Though still in the early days of development, the proposed European Pension Fund (EPF) is at the core of detailed discussions and strategic planning in Luxembourg’s banking community, to meet a launch deadline which could be as early as the beginning of next year.
And Lucien Thiel, general manager of the Luxembourg Bank-ers’ Association, and one of the key figures involved in the fund’s promotion, feels there is no time to waste in tackling the issues at hand.
We have to solve three problems. One problem is to create the legal environment for the new vehicle, because the EPF will have its own judicial structure. It will be a new instrument which needs a new law. Secondly the problem of the taxation must be solved. And since we are not specialists in pensions funds or insurance we have asked an international consultant to evaluate the concept and to analyse if this concept fits with all the markets we want to reach.”
Whilst the legal issue is currently ”under way on a government level”, solving the tax problem has suffered a slight setback with a change of management of the tax authorities. “We will have a meeting with the new boss”, confirms Thiel, “but we know what they are thinking and obviously they are in favour.” At the root of the tax solution is the basic idea that the revenue of the asset manager will not be considered as a gain but will be transferred immediately into the reserve for the pensions, neutralising the revenues of the pension fund’s assets. “They have already shown that our idea how to solve the problem is not wrong” Thiel says, and as Luxembourg does not hold double tax treaties with all countries within the EU, the question of a non-taxable pension fund is vital for its international success. “If you want to handle international pension funds in Luxembourg you must avoid an additional cost element through local taxation.” he adds. But while the Luxembourg government will potentially lose out on one source of revenue, Thiel says they will benefit from another. “Those who manage the investment funds, be they banks, insurance companies or a new beast which will have a new name, will be taxed.” In turn, to supplement the tax incurred by the fund managers, a fee will be levied on the client which Thiel believes will be well worth the price. “If we offer the best quality, we can also take a certain price for it. For the beneficiary of the pension, it is not an additional charge. We are aiming at company pension funds, in which case you will have mass, and there the handling fees will not be a burden for the pension fund itself.”
The EPF, which is based on a mix of asset management and insurance, will sustain a degree of investment flexibility to incorporate the requirements of different EU member states and fund promoters. So, Thiel says, an institution will be able to either delegate all investment de-cisions to the pension fund administrator or will be able to stipulate the exact breakdown of asset allocation. The funds will be able to be issued by existing banks or insurance companies, who will have to partner each other in terms of individual expertise, while a new body will need to be created to govern the “new profession.” And a new profession will eventually mean new skills to be learnt and taught. “We still need to improve our insurance professionalism and we need the knowledge imported from abroad, and we are aware of this”, he says.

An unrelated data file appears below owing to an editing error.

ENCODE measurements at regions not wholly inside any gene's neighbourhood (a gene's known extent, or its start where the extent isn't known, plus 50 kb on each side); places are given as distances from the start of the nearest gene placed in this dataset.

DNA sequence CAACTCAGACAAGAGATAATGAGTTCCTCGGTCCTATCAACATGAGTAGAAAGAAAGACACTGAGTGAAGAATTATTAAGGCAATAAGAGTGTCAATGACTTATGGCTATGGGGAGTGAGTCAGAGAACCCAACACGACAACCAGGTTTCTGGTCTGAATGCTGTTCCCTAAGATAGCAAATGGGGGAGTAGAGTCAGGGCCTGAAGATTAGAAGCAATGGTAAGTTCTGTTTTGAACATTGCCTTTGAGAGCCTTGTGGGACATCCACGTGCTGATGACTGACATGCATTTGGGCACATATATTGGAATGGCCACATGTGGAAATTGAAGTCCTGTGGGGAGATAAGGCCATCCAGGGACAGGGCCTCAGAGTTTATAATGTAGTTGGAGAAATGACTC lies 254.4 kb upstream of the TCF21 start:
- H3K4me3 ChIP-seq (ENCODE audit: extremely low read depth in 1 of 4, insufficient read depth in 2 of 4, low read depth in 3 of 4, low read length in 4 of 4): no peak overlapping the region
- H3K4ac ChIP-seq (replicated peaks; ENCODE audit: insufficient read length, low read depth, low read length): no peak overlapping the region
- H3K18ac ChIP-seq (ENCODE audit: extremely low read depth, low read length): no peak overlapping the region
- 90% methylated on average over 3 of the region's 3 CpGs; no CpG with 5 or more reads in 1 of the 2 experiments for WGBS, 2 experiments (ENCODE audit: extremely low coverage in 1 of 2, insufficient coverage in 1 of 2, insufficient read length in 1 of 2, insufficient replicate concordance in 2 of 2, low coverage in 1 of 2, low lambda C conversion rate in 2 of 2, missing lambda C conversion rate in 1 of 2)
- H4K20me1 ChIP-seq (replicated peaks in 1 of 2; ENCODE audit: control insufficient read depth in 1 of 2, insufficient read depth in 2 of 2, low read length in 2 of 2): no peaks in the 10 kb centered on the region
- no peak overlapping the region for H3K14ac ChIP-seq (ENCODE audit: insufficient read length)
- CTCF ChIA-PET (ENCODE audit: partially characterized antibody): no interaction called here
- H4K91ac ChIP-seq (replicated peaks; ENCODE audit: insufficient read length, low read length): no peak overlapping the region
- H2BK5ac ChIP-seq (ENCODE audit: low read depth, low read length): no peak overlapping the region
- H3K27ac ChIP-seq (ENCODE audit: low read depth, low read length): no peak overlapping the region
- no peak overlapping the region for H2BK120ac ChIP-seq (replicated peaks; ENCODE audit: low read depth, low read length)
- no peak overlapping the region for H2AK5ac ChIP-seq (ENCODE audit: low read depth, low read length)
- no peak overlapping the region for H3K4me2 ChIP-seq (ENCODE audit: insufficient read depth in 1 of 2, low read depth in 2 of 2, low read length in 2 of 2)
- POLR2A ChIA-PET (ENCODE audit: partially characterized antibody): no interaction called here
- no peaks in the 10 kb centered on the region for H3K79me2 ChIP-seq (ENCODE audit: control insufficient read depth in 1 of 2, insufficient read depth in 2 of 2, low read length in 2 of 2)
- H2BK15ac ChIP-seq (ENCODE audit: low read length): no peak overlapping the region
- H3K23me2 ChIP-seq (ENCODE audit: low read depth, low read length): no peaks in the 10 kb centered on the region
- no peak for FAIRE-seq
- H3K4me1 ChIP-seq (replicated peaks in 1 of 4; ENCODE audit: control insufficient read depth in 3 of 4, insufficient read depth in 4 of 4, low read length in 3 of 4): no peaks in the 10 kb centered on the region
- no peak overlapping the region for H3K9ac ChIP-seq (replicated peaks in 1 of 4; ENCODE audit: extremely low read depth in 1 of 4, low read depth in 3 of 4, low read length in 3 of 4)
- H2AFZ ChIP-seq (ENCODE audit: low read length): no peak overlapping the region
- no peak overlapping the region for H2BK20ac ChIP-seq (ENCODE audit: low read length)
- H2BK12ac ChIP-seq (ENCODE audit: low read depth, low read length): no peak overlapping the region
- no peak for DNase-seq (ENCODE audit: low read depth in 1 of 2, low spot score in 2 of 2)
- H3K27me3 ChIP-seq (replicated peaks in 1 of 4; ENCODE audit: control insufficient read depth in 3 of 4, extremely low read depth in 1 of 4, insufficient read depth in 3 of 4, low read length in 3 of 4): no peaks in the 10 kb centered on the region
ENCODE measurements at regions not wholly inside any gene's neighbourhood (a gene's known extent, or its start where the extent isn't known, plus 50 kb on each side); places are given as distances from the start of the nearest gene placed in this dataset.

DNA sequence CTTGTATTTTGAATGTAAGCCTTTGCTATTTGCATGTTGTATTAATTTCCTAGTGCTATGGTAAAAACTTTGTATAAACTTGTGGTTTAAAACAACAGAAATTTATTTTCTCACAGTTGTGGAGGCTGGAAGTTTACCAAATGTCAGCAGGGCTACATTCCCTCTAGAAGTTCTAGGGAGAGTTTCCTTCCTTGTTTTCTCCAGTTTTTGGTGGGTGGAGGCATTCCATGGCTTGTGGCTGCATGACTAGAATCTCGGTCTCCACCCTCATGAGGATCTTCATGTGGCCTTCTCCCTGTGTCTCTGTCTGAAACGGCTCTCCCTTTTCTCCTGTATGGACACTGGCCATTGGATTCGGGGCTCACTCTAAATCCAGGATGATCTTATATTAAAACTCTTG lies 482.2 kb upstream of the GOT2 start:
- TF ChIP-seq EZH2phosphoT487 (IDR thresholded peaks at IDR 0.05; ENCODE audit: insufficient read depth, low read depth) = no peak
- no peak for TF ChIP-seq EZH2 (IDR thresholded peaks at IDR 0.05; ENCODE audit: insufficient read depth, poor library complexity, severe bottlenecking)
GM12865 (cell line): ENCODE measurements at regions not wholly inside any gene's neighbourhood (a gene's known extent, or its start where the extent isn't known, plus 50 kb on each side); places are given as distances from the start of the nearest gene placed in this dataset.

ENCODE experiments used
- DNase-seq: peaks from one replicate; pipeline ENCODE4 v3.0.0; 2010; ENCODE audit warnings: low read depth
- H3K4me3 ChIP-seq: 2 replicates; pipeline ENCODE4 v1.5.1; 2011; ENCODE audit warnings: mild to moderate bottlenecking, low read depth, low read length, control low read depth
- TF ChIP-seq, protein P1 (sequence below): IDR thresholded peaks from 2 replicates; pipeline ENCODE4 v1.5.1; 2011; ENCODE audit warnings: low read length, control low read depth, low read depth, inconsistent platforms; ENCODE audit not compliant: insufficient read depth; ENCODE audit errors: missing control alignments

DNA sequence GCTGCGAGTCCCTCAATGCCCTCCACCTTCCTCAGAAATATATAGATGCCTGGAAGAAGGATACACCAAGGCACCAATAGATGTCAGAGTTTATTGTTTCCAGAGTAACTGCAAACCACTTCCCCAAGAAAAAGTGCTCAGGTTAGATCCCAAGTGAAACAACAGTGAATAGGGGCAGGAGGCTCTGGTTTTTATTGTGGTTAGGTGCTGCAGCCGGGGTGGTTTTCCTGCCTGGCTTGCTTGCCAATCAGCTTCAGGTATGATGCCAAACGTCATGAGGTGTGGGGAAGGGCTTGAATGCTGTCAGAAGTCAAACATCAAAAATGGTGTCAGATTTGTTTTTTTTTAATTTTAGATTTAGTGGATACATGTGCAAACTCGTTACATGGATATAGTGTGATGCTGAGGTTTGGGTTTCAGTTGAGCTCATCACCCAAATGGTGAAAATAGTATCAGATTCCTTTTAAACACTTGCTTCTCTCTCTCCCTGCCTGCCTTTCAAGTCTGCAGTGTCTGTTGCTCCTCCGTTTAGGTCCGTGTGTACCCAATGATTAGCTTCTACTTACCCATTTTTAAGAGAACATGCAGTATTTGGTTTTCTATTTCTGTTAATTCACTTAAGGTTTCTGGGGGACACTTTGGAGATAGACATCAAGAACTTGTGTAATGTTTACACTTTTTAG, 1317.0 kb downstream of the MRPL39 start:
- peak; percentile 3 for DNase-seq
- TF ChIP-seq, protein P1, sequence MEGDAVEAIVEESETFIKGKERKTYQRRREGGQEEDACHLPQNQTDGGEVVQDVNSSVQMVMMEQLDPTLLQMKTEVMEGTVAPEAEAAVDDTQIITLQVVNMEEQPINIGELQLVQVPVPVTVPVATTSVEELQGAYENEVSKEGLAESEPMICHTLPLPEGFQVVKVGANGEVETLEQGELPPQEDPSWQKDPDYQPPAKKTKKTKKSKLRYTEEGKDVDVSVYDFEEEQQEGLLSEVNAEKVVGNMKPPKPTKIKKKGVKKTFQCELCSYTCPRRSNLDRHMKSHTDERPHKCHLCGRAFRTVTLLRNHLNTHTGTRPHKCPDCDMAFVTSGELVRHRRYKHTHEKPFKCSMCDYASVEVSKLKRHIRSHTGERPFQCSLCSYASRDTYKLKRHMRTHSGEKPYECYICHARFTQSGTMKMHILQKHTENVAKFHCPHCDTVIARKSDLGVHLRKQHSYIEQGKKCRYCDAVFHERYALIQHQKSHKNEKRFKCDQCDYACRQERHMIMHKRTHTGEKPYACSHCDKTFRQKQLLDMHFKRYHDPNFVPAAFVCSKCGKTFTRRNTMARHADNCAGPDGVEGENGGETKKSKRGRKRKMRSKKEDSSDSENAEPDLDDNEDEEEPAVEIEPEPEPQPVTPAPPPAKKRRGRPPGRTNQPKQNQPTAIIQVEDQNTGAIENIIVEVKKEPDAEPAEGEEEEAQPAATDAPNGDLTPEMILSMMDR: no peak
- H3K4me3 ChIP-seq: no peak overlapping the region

The Luxembourg Institute of Training in Banking is already in the course of setting up a training programme especially for pension fund managers, due to begin this autumn. The programme will focus on “back office people” as well as middle management. Top management will be imported while local middle management down will receive “rapid training”.
But there is still one issue which could call a stop to the whole project and it is out of Thiel’s hands. The question of European harmonisation and the free circulation of pension funds as well as life insurance was raised unsuccessfully in 1993 by the EC Commission. Certain countries insisted on imposing in-vestment restrictions on the funds, stating that a certain proportion of assets had to be ploughed back into their economy. And Thiel is well aware that a repeat incident is the one single factor which could prevent the EPF from becoming a reality. “The decisive factor is the one we are not able to handle and this is the harmonisation on the European level. We need this to develop this new product.”
With the Green Paper on retirement income due to come out soon from Commissioner Mario Monti, Thiel is hopeful that it will start the ball rolling on abolishing those national restrictions. “If you have a single market, you must forget all your national thinking”, he argues. “It is impossible to impose national restrictions when you have a market which tomorrow also has a single currency.”
Thiel does not believe that there will be another 1993 incident, as those countries who were making the demands are now realising the need to invest outside of the state. “The French already in their new law on pension funds, saw that they had to open it, because the initial idea was to oblige a company to reinvest the pension fund in its own structures. This doesn’t work as you have no guarantee in case of failure that the money will be safe. They have already recognised that you must be free to invest your money where you want to invest - the Italians too.”
Discussions continue in Luxembourg and while the general consensus within its banking community views the fund as an essential element to a single European market, the buck appears to lie with a pan-Europe departure from nationalistic thinking.